Next came time for us to order. Since we are both very conscious of our physiques and overall health, we decided to share two appetizers and a single entrée. We ordered the cheese tray and the salmon tartare for our appetizer, and the soft shell crab for our entrée. Much to our surprise, the softshell crab arrived first which made me question the whereabouts of our cheese tray and salmon tartare (mistake no. 2)
Our salmon tartare came out, but what of our cheese tray? Well, we were informed, that we had not made a selection. Hmm. Well we weren’t told that we had to make a selection (clearly we had failed to read that each cheese was $7, not $7 for the whole selection. Our waiter quickly brought out the menu so we placed an order for the rouge affinee and the camembert. Almost immediately, we were informed that the restaurant was out of the rouge affinee so we selected the coupole as our second cheese.
When the cheese was presented to us, only the coupole appeared on the cheese board. “We also ordered the camembert,” I mentioned and promptly followed with, “You’ve made a lot of mistakes tonight.” I had reached my limit and was now beyond distracted by the level of service or lack of that we were receiving.
We were served the camembert. Shortly thereafter, we were presented with the check. No offers of a dessert menu—which would have surely ordered from since we were celebrating a birthday. No offers of coffee. No offers of an after dinner drink. Just the check presented to us mid-meal. And that is when I went from distracted to being upset and disappointed.
The meal itself was good, although Wendy did find the salmon tartare’s dressing to be more mayo-like than she would prefer. The softshell crab was prepared just right and the bed of veggies that the crabs laid on were firm, retaining the freshness of a newly harvested crop. However, it was not great because of the poor service we were offered. The cynic in me would have blamed the presence of the OpenTable reward certificate which covered the check in its entirety, as being a reason for inattentive service. Except that I had not presented the certificate until we were midway through our meal and that should not have made a difference anyhow. The restaurant would get paid just the same.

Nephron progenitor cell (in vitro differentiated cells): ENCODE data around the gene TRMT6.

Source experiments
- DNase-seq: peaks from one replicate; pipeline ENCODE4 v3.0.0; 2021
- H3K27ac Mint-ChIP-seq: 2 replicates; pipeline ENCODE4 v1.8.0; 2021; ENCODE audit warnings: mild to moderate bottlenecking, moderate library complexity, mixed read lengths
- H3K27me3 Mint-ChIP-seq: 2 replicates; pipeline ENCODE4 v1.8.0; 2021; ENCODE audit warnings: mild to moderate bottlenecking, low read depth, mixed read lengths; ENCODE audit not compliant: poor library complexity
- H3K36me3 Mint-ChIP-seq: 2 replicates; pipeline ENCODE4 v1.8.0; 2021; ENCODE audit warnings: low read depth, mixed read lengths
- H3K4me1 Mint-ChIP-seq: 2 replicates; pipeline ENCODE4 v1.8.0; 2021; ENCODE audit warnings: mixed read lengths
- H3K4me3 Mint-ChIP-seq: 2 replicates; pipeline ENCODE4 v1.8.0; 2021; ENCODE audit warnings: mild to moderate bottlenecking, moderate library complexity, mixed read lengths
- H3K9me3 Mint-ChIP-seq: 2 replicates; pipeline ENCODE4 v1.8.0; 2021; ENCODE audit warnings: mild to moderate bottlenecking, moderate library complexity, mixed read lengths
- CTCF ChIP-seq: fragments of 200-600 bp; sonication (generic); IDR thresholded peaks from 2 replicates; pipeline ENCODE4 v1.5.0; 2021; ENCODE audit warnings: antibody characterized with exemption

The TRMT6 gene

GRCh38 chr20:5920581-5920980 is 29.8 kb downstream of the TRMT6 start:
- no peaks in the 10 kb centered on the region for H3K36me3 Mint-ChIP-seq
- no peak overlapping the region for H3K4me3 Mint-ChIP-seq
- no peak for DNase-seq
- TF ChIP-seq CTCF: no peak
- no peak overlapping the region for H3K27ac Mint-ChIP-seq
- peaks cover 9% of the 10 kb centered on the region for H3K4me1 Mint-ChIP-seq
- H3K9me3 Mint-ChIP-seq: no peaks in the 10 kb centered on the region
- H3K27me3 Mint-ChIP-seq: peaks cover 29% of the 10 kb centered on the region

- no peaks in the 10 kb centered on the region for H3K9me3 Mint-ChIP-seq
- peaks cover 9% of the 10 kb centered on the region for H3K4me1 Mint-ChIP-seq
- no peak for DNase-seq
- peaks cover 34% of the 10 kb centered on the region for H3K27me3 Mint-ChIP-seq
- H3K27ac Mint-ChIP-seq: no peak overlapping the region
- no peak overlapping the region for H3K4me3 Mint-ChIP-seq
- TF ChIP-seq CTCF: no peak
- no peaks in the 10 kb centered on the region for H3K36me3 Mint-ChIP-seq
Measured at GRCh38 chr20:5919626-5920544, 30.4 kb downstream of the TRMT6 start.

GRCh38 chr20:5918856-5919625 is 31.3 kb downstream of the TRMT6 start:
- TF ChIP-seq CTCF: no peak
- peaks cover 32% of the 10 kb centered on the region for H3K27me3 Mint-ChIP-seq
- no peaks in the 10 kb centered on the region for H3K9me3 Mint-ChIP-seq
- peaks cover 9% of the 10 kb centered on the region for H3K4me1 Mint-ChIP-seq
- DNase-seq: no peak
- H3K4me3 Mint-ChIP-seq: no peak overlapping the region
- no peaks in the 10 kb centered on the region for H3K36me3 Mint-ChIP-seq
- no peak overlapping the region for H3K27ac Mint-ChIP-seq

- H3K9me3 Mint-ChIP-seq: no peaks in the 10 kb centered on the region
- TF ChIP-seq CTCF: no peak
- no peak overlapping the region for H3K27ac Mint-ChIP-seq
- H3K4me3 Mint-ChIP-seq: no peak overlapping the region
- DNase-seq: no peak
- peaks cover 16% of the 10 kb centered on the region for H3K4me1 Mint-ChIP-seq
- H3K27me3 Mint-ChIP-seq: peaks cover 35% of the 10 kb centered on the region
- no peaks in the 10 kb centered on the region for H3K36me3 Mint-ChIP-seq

With every gaffe committed that evening Wendy and I had to stop our flow of conversation; address the problem; and regroup to continue on with our conversation. Unlike my father, we did not make the service the focal point of our meal or time together. It was at worst a series of minor disruptions. And truth be told, my father tried to show grace when the service was bad. Everyone has an off day, he would acknowledge, perhaps wishing for the same empathy from his clientele that he had for our wait staff. Sometimes the kitchen was off and it was our waiter, our emissary for the restaurant, who had to execute diplomatic skills in helping us select a new entrée when the one we ordered was no longer available, or unmet expectations when the meal does not measure up. I try to emulate that graciousness and even though the service was lacking, I still issued a 15 percent tip on top of the full bill (tax included).
After dinner, Wendy and I headed out next door to Firehook Bakery for coffee. A self-service operation, we were happy just to sit on the bench outside the storefront on Connecticut Avenue, enjoy our drinks, talk and watch the world go by. No interruptions to break the flow in our conversations. No one checking to see that we were okay with our drinks or with our service. We were okay because we met our own expectations for the night—enjoying each other’s company.